Good luck with your new little one! It sounds as if your government is making some useful moves towards supporting families.

July 31, 2012 | Unregistered Commenterjessica

I appreciate your clarification, Jesisca, that you're talking about SAHPs more generally rather than SAHMs.

July 31, 2012 | Unregistered CommenterEm

The "mom" part came about because the original post was in regards to breastfeeding, but the whole parent care thing would certainly involve all parties ;-)

July 31, 2012 | Unregistered Commenterjessica

The fact of the matter is that statistically speaking, even one bottle of formula alters gut flora for days and weeks, and sometimes permanently. So the partial feeding category is quite valid, when one or two feeds of something other than breastmilk is not considered exclusive breastfeeding. It would be more accurate if WHAT the baby was fed besides breastmilk, and how often, could be included in research. Then again, exclusive breastfeeding used to not really be exclusive on a consistent basis, in former studies, which skewed the data, and made breastfeeding look as if it had a less impact on a baby's health.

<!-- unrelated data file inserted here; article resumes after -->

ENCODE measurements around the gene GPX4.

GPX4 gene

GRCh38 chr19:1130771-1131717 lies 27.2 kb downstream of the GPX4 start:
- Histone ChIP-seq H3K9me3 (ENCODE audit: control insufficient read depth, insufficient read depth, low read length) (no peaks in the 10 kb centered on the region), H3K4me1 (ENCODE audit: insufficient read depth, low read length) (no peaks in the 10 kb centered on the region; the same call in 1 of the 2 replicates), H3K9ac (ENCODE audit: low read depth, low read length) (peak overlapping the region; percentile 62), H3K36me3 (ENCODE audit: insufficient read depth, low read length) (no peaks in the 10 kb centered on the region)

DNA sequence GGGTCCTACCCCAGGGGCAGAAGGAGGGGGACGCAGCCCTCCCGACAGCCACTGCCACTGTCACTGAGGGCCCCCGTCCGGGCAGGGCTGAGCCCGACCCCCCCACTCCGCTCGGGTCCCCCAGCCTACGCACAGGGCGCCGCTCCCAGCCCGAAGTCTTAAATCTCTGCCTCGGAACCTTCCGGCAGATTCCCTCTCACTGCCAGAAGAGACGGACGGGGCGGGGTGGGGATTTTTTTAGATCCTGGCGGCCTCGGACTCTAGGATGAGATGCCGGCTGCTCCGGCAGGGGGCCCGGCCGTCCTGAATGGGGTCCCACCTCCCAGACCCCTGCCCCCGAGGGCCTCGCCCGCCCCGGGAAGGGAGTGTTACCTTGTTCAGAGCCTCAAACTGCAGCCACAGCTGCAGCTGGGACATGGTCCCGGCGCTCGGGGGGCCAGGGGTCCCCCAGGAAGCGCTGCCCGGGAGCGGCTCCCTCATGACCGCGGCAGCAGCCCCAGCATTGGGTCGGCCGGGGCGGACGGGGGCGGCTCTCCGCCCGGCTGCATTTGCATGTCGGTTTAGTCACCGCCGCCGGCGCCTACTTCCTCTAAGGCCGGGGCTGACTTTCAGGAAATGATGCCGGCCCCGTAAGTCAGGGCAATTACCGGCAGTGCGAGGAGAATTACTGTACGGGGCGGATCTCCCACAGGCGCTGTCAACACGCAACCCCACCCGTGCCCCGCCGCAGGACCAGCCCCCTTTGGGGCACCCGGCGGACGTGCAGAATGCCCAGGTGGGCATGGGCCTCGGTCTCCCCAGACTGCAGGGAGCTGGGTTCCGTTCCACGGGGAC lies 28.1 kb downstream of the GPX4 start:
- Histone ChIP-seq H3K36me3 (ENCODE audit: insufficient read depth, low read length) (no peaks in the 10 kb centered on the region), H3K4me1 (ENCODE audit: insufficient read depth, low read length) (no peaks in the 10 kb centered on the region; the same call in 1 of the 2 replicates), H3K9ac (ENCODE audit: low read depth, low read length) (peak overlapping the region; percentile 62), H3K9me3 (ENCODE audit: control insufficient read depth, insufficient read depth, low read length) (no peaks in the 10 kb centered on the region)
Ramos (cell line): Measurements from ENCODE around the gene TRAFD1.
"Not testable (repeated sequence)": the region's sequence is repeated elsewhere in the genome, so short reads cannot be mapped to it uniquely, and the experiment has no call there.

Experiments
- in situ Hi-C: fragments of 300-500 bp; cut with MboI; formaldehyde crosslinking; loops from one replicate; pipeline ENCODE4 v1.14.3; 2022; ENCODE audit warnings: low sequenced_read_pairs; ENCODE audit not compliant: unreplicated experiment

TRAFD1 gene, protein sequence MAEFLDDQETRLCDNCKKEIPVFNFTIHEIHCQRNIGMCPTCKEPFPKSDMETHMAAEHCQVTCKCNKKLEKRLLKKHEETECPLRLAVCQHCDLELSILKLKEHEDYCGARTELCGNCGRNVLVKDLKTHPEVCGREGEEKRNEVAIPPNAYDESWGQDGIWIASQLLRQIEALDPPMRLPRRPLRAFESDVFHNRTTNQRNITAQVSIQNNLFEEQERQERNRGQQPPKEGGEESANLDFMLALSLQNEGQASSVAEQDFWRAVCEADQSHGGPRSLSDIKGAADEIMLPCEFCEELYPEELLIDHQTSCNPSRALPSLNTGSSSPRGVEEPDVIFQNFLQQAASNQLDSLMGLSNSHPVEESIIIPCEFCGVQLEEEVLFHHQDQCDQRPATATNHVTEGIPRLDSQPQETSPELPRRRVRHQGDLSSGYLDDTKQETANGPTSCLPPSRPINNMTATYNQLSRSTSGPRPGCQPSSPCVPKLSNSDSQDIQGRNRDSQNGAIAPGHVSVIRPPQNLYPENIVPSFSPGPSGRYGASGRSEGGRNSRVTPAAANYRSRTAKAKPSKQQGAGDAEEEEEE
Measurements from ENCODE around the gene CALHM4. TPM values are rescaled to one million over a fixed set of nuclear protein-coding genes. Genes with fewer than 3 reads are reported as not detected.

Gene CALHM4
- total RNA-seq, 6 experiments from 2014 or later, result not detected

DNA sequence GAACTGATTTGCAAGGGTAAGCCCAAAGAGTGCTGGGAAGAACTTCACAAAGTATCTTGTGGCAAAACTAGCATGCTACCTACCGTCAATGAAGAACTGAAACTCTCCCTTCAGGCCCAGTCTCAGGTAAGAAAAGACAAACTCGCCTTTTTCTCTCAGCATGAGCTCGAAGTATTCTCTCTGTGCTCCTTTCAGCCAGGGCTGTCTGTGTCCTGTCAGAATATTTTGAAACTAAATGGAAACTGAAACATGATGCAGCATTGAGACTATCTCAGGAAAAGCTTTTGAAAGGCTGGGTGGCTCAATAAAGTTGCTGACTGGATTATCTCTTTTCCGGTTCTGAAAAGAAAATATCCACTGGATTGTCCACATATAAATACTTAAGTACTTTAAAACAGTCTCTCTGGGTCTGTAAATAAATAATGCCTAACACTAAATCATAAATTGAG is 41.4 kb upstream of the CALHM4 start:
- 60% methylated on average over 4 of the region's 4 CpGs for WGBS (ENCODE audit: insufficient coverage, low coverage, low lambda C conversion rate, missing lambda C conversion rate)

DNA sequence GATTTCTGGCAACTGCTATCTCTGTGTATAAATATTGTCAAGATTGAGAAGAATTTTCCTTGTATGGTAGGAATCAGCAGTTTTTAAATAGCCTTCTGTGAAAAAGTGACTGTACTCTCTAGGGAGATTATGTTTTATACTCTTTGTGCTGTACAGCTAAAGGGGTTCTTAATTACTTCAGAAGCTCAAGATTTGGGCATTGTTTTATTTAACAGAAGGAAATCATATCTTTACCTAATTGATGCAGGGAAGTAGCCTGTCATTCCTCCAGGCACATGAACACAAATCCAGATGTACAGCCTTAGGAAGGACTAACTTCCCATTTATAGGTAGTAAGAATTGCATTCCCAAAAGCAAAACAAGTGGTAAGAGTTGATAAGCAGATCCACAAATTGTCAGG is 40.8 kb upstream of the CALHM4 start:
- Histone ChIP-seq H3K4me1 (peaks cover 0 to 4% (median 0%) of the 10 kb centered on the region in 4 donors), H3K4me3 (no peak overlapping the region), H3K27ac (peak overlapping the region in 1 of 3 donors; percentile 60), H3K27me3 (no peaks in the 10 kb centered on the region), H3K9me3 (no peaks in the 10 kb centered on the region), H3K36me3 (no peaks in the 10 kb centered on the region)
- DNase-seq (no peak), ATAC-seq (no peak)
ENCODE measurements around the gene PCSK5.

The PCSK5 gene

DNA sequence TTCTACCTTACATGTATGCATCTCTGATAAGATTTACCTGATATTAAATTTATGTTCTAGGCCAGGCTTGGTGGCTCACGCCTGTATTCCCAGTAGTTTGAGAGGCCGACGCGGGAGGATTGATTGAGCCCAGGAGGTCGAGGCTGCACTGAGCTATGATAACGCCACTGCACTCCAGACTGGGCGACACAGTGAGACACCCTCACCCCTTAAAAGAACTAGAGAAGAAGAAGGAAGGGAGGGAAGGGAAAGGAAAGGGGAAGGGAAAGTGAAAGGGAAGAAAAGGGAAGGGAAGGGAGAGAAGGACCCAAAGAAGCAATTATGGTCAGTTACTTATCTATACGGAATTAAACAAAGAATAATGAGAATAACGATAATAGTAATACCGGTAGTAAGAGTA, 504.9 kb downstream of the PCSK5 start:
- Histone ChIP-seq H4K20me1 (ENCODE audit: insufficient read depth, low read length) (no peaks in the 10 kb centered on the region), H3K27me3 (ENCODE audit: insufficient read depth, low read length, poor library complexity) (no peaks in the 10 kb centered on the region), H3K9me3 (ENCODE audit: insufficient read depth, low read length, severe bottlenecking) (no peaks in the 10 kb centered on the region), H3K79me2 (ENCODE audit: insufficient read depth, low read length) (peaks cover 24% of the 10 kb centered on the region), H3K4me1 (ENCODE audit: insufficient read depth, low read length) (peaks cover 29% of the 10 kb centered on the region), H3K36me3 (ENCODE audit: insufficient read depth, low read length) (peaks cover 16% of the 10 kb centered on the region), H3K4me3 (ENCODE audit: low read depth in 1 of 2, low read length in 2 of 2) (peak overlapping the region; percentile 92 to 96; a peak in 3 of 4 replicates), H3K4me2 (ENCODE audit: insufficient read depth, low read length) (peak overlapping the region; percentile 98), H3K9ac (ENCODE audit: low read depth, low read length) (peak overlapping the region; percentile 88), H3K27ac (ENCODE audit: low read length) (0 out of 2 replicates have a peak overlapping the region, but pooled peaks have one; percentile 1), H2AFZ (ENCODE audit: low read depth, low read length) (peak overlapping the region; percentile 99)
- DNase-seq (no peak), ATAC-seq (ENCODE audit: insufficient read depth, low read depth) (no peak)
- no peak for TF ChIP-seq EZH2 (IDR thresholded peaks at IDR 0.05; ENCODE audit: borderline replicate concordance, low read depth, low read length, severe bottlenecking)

August 1, 2012 | Unregistered CommenterHelen

@Helen: Yes, but there doesn't seem to be any evidence (that I've been able to find) that those changes in gut flora actually translate into changes in clinical outcomes. I mean, if you look at the Scariati study (http://pediatrics.aappublications.org/content/99/6/e5.full) it looks as though even regular supplementation doesn't affect gastroenteritis or otitis media rates unless it's at fairly high levels. Obviously we could do with more evidence, especially on the effects of supplementation in the early weeks of life which weren't covered by that study - but, at the moment, there seems to be very little evidence that a one-off bottle of formula makes a significant difference to outcomes for a breastfed baby.

August 1, 2012 | Unregistered CommenterDr Sarah